Liked by 1 person

    1. Exactly! I’m just happy that Diptyque has much cheaper mini versions. Also, a lot of independent boutiques in my city make great, high quality candles at the fraction of Diptyque and Cire Trudon prices. Thanks for stopping by! xo


  2. I’ve always loved candles, and lately we seem to really be using them everywhere, all the time throughout the house; but, for something that I see as only a temporary gratification, I tend to balk at anything over $10, only because I know it’s not going to last. Ikea are my favs because they not only come in the glass container, but barely cost $5!! Some things I will spend ridiculous amounts of money on…but, I guess candles just aren’t one of those things.

    Liked by 1 person

    1. I like those IKEA candles, especially the vanilla ones! Their containers make great makeup brush containers too! These pricey candles I usually treat myself to with the help of gift cards I get at Christmas – lol! Whatever makes the cost a little easier!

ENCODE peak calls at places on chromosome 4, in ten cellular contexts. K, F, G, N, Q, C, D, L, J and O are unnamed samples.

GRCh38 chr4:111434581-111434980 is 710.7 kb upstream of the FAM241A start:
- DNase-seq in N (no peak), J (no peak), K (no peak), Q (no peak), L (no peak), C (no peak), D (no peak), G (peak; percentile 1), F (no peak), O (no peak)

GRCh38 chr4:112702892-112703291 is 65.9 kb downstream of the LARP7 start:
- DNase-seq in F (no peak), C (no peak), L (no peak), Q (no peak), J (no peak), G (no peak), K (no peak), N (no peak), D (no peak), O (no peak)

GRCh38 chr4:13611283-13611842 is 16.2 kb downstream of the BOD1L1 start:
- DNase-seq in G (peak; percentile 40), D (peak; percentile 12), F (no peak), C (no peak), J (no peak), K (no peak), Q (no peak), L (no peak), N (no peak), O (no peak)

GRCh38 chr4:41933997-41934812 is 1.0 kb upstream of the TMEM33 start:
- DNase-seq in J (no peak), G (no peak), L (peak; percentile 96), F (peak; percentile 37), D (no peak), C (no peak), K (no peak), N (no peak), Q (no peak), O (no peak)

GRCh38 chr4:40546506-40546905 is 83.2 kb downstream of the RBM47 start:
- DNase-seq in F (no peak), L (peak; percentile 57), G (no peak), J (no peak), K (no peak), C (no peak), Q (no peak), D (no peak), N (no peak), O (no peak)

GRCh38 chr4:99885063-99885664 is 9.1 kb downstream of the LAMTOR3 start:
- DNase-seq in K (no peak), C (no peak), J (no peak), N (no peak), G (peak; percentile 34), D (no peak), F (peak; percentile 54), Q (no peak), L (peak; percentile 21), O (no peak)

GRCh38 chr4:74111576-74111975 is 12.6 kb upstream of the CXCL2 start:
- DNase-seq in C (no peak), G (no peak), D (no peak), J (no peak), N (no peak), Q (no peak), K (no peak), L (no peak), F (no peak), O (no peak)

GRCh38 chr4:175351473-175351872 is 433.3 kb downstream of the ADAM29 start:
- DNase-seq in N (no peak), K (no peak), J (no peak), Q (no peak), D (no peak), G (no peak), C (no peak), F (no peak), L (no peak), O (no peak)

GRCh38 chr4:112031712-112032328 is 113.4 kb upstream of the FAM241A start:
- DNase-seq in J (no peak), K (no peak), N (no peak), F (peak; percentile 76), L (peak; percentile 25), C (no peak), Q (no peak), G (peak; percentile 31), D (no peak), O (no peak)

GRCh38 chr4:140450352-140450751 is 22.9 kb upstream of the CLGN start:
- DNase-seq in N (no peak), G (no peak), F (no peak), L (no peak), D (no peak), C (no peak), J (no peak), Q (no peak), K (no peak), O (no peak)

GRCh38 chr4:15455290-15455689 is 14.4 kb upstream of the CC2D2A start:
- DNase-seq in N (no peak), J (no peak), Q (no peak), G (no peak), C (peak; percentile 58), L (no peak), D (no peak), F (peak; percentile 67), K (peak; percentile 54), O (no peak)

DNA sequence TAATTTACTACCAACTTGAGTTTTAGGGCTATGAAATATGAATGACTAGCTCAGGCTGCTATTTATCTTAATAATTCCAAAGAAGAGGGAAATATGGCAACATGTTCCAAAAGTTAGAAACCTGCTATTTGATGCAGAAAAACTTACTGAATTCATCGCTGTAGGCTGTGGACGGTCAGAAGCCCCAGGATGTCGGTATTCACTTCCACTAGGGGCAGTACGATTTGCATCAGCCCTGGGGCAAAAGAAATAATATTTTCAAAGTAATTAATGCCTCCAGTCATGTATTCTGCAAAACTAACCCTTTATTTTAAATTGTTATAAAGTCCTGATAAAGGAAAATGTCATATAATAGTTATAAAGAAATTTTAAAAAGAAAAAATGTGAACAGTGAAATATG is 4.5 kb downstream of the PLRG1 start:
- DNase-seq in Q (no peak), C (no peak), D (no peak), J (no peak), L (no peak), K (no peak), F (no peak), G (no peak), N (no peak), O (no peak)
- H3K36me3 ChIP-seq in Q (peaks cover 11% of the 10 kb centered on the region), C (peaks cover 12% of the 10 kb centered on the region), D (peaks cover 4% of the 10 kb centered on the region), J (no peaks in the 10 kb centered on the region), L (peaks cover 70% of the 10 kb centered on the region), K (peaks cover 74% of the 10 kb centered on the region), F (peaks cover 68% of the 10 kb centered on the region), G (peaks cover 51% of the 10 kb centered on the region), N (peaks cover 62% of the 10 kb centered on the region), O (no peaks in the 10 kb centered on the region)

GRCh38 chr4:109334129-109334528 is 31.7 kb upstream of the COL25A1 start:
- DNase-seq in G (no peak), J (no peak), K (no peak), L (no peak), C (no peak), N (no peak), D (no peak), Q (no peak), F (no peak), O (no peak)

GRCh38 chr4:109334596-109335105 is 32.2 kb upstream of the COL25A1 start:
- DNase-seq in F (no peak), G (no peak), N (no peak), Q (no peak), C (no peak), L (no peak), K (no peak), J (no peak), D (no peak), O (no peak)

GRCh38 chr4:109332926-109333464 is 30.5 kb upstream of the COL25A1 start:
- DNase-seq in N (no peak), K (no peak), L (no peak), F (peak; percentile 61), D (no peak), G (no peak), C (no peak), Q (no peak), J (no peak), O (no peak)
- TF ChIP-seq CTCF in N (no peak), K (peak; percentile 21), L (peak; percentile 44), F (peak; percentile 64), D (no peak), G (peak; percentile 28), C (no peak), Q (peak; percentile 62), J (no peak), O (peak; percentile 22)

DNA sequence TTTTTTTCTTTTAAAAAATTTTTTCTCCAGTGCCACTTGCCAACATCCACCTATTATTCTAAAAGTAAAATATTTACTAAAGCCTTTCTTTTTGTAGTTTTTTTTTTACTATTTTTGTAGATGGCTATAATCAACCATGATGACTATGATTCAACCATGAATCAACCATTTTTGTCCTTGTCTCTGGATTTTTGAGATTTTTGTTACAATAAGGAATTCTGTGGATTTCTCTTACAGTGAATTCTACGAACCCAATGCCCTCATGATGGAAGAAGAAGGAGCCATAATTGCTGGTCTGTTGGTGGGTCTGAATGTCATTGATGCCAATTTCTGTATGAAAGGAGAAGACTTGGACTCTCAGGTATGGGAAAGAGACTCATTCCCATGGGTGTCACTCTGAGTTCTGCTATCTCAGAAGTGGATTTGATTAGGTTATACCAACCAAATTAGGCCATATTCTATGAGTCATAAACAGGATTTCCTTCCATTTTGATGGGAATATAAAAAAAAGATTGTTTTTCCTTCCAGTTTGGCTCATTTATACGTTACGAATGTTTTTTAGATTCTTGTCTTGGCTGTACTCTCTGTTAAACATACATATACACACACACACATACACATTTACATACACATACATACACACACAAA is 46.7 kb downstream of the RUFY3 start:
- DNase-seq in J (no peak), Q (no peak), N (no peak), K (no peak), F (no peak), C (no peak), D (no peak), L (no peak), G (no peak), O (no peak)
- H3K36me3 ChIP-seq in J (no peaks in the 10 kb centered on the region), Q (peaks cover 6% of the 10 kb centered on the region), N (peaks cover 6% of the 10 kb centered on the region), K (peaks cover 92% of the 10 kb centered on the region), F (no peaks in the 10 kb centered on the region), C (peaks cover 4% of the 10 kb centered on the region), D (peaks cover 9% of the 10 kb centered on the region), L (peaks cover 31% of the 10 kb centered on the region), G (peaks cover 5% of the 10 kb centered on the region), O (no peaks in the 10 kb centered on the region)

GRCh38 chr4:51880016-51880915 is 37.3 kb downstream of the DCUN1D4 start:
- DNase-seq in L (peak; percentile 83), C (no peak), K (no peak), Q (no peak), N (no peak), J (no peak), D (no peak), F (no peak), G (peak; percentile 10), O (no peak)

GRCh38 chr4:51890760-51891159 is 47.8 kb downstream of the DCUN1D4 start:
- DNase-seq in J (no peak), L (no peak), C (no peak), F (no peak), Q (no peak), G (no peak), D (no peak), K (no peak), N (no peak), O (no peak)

3. These candles smell heavenly, but I haven’t been able to spend money on the candles. Not even a Jo Malone candle! I only buy 4 specific scents from Yankee Candle because they aren’t intense and sweet and I only buy them when they have the buy 2 get 2/buy 4 get 4 sale. $72 is better than $80 😉

    Liked by 1 person

    1. I’m with you. I remember going to a Yankee Candle outlet in New Hampshire and absolutely loading up on lemon-scented candles and some candle called “Morning Shower” or something because it smelled like fabric softener! LOL! It smelled wonderful. The candles were soooo cheap at the outlet store compared to what they are priced at up here in Canada. Other than those soft, fresh scents, I cannot deal with anything that smells like fake cookies, cupcakes or caramel. No thanks. Thank you for stopping by!

      Liked by 1 person